Classical studies by Sir Henry Dale demonstrated that the receptors activated by muscarine, an alkaloid isolated from the mushroom Amanita muscaria, are the same receptors activated by ACh released from parasympathetic nerve endings, from which the general notion that muscarinic agonists have parasympatho-mimetic properties was born. This conclusion is true but incomplete, and we now know that muscarinic receptors have a broader distribution and many functional roles. To understand the actions of choli-nomimetic drugs it is essential to recognize that muscarinic receptors: (1) mediate the activation of effectors by ACh released from parasympathetic nerve endings; (2) mediate the activation of sweat glands by ACh released from sympathetic fibers; (3) are found on vascular endothelial cells that receive no cholinergic innervation; (4) are widely distributed in the central nervous system (CNS), from basal ganglia to neocortex; and (5) are present on presynaptic nerve terminals, including terminals that release ACh and terminals associated with other neurotransmitter systems, such as the cate-cholamines. Therefore, the activation of muscarinic receptors may influence most of the organ systems along with CNS pathways involved in regulating voluntary motor activity, memory, and cognition. Activation of presynaptic muscarinic receptors can inhibit the release of endogenous neurotransmitters, and may account for some paradoxical effects of cholinomimetic stimulation.
Binding studies with high-affinity receptor antagonists revealed four subtypes of muscarinic receptors that can be distinguished on the basis of (1) the rank order of potency of specific antagonists in functional experiments and (2) the affinity of these antagonists for muscarinic receptors in the same tissues. More recently, molecular studies have revealed five genetically distinct receptor subtypes, named M1 through M5, the first four of which correspond to functionally defined receptors. The different subtypes of muscarinic receptors are het-erogeneously distributed: (1) Ml receptors are present in brain, exocrine glands, and autonomic ganglia. (2) M2 receptors are found in the heart, brain, autonomic ganglia, and smooth muscle. (3) M3 receptors are present in smooth muscle, exocrine glands, brain, and endothelial cells. (4) M4 receptors are present in brain and auto-nomic ganglia. (5) M5 receptors are found in the CNS.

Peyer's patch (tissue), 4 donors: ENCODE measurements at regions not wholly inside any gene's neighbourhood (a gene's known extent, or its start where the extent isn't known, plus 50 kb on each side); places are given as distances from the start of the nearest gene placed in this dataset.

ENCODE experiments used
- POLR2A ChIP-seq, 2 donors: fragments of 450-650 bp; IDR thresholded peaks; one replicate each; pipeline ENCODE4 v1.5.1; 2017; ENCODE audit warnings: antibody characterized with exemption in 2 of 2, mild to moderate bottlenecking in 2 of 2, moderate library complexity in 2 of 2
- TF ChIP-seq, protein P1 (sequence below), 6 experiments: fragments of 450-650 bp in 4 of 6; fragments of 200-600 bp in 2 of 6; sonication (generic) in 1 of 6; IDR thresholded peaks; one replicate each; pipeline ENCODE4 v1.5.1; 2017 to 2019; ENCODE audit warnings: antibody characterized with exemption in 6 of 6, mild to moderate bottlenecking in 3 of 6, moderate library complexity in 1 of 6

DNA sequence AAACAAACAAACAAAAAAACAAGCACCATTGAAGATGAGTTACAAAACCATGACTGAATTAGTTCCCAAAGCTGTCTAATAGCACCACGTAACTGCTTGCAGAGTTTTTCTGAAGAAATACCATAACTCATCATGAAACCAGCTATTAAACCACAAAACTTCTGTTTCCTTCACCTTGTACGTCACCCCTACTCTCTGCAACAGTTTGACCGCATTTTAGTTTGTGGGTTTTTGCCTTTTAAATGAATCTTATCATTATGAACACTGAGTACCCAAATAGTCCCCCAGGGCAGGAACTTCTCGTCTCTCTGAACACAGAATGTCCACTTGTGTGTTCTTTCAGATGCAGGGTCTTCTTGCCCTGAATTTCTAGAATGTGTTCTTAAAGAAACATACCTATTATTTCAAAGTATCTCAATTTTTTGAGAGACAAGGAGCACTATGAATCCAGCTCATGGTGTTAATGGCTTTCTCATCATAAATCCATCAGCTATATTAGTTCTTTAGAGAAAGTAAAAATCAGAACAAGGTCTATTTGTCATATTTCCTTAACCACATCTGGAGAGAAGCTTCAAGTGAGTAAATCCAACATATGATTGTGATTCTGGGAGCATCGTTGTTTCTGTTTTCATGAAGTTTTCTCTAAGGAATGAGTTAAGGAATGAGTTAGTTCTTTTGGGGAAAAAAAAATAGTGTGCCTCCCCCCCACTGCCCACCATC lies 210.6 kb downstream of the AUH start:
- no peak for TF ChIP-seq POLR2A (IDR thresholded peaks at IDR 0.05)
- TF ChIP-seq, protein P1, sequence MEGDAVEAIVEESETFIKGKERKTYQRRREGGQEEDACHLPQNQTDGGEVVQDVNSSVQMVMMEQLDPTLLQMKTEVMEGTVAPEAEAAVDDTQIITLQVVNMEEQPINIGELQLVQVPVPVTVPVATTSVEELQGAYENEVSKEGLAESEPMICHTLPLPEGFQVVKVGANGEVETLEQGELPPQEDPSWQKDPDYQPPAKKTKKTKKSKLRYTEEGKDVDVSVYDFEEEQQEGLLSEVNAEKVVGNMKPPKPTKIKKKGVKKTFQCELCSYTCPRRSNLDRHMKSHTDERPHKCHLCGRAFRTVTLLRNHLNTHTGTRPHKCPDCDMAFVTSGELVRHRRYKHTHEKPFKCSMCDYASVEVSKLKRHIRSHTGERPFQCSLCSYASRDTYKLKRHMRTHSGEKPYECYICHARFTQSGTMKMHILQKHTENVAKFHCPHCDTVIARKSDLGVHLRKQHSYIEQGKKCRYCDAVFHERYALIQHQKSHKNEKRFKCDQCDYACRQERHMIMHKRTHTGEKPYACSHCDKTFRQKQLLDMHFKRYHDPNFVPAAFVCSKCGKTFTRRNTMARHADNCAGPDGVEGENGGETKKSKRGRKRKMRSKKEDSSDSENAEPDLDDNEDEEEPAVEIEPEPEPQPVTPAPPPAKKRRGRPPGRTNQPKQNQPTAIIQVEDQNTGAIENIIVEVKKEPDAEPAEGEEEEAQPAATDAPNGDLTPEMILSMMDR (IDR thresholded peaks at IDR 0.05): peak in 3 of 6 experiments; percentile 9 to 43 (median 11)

All muscarinic receptors are members of the seven transmembrane domain, G protein-coupled receptors, and they are structurally and functionally unrelated to nicotinic ACh receptors. Activation of muscarinic receptors by an agonist triggers the release of an intracel-lular G-protein complex that can specifically activate one or more signal transduction pathways. Fortunately, the cellular responses elicited by odd- versus even-numbered receptor subtypes can be conveniently distinguished. Activation of M1, M3, and M5 receptors produces an inosine triphosphate (IP3) mediated release of intracellular calcium, the release of diacylglyc-erol (which can activate protein kinase C), and stimulation of adenylyl cyclase. These receptors are primarily responsible for activating calcium-dependent responses, such as secretion by glands and the contraction of smooth muscle.
Activation of M2 and M4 receptors inhibits adeny-lyl cyclase, and activation of M2 receptors opens potassium channels. The opening of potassium channels hy-perpolarizes the membrane potential and decreases the excitability of cells in the sinoatrial (SA) and atrioven-tricular (A-V) nodes in the heart. The inhibition of adenylyl cyclase decreases cellular cyclic adenosine monophosphate (cAMP) levels, which can override the opposing stimulation of adenylyl cyclase by p-adreno-ceptor agonists.
Although muscarinic receptors as a class can be selectively activated and they demonstrate strong stereo-selectivity among both agonists and antagonists (see Chapter 13), the therapeutic use of cholinomimetics is limited by the paucity of drugs selective for specific subtypes of muscarinic receptors. This lack of specificity combined with the broad-ranging effects of muscarinic stimulation on different organ systems makes the therapeutic use of cholinomimetic drugs a challenge, and the careful consideration of the pharmacokinetic properties of the drugs plays an especially important role in making therapeutic decisions.
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